“Oh, we know most all the islanders. Not too many folks live there. Bobby here,” Fred pointed to the captain at the wheel, “he was born and raised on Little Sister. Still got family there.”

He nodded toward the rear of the ferry where Kathleen’s car was now thoroughly drenched in seawater. “Good thing you got to the landin’ when you did. We was late pushin’ off or we’d’ve already been underway.”

“I could have caught the next ferry,” Kathleen said.

Fred bent double and guffawed again. She wasn’t sure what she’d said that was so funny. He gestured with his cup, proving her wrong by slopping some coffee onto the stained linoleum tiles of the cabin.

“You’d’ve had a long wait. Ferry don’t run again for a week. We’ll probably have to put in overnight ’fore we go back.”

She frowned. “But the ferry schedule had lots of ferries listed.”

“Yup.” Fred nodded again, rubbing the backs of his fingers over the gray stubble bristling along his jaw. “For Big Sister. Only boat goin’ to Little Sister is this one. State ferry runs once’t a week once the season is over. Once’t a month come winter, and that’s weather permittin’.” He turned to look out the droplet-covered windows, but Kathleen couldn’t see anything through them. “Tons o’ folks go to Big Sister. Not many wants to go the extra to get out to Little Sister. Get some tourists in high season, but usually the only passengers we carry this time o’year is just the islanders goin’ to the mainland for a few days and back home.”

Kathleen watched a rivulet of spilled coffee run toward her feet as the ferry rolled with the waves. She clutched her coffee cup, trying to keep the semi-liquid inside from splashing onto her jeans.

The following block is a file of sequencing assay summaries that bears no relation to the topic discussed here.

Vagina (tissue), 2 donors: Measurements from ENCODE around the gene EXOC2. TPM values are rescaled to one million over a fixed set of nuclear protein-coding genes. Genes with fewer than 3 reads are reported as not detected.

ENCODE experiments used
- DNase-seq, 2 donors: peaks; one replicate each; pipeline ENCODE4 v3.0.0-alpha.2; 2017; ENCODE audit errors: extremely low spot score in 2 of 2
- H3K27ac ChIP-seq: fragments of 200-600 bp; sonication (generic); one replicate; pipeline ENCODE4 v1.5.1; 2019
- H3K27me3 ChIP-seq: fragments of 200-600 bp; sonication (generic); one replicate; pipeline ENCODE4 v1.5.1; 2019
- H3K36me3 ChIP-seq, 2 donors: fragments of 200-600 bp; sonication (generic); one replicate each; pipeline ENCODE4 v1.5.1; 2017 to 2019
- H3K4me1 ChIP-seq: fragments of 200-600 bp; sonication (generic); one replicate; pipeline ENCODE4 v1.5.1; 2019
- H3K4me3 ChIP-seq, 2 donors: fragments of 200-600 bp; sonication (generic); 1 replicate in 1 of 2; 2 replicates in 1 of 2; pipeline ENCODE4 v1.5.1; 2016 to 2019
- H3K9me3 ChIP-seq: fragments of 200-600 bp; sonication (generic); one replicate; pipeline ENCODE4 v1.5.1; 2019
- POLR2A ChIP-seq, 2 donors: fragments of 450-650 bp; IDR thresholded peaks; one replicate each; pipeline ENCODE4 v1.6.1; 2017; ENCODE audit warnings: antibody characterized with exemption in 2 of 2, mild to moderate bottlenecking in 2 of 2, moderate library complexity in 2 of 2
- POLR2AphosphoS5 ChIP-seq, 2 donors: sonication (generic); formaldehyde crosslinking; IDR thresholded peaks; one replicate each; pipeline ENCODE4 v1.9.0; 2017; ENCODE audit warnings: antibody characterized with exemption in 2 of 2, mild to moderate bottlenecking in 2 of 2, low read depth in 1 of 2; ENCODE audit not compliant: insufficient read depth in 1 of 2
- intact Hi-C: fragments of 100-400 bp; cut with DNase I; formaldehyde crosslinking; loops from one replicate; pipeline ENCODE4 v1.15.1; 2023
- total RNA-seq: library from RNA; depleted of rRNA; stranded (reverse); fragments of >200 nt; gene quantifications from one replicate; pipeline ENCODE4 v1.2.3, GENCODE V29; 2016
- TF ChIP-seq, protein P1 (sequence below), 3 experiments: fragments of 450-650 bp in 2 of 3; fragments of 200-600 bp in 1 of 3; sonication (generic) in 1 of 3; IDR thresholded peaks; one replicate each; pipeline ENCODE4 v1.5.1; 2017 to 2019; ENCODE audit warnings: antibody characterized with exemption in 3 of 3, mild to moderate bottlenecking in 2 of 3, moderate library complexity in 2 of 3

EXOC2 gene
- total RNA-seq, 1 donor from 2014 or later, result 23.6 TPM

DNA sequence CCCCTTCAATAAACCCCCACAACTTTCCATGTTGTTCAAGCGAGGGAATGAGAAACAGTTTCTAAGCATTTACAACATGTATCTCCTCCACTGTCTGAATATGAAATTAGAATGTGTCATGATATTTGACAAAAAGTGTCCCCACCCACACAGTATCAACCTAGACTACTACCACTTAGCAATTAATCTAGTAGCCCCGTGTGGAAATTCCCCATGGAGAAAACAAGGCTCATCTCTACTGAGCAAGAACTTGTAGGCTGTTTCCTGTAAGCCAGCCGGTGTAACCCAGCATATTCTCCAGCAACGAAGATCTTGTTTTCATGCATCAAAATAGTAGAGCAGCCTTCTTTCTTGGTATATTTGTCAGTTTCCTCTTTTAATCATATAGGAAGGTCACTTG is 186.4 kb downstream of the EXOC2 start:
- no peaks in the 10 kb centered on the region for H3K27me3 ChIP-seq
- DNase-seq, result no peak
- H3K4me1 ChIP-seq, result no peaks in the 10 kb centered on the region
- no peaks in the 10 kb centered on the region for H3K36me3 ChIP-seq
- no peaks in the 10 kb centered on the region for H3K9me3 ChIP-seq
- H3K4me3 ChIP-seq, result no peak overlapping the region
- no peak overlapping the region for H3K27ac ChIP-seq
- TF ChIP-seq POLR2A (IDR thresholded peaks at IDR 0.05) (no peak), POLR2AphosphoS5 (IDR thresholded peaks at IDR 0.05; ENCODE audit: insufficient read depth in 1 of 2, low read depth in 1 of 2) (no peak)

Fred tilted his head as he regarded her. “Weather’s gonna be turnin’ soon. When you plannin’ on goin’ back?”

“I’m not.”

“Not what?”

“I’m not planning on going back.” She pretended to take a drink from her coffee cup. “I’m moving to Little Sister to stay.”

Fred’s bushy gray eyebrows rose as he lifted his cup to his lips. His silence clearly communicated his surprise. And his doubt, she realized when he scrutinized her over the rim of his mug.

Just as quickly, his eyebrows scrunched together in a puzzled frown. “If Maisie was your grandma, how come you didn’t recognize Big Sister?”

She turned to gaze out the window behind her, though the only thing she could see in the harsh glare from the naked bulb was her own pale reflection staring back. “It’s been a long time. Almost twenty-five years.”

If he was waiting for further explanation, he was going to be disappointed. A moment later, she heard his heavy boots clomping and then the cabin door opening and closing with a gust of wind.

She took advantage of his absence to quickly dump her coffee in the little sink near the coffee pot, grab her jacket, and slip out the rear door of the cabin. Grasping railings and crates to keep her balance, she made her way to her car. She got in and closed the door just as another heavy gust of spray washed over the windows. The cabin’s yellow glow floated in and out of focus through the wet windshield.

She pulled her phone out of her jacket pocket and opened the last text she’d received as she’d sat on the ferry dock.

“Don’t do this to us. I know we can work things out. I didn’t mean what I said. Please call me. Please come back. I love you, Suze”

She powered the phone off and put it back in her pocket. She closed her eyes and drifted into a restless sleep.

It was dark when a rap on the window scared the life out of her.

“We’re here,” Fred called through the glass.

She knuckled the sleep from her eyes and turned the ignition. Following his hand signals, she drove off the ferry and onto the island.

The sweep of her headlights sliced through a heavy fog, and she realized she hadn’t the first clue where she was.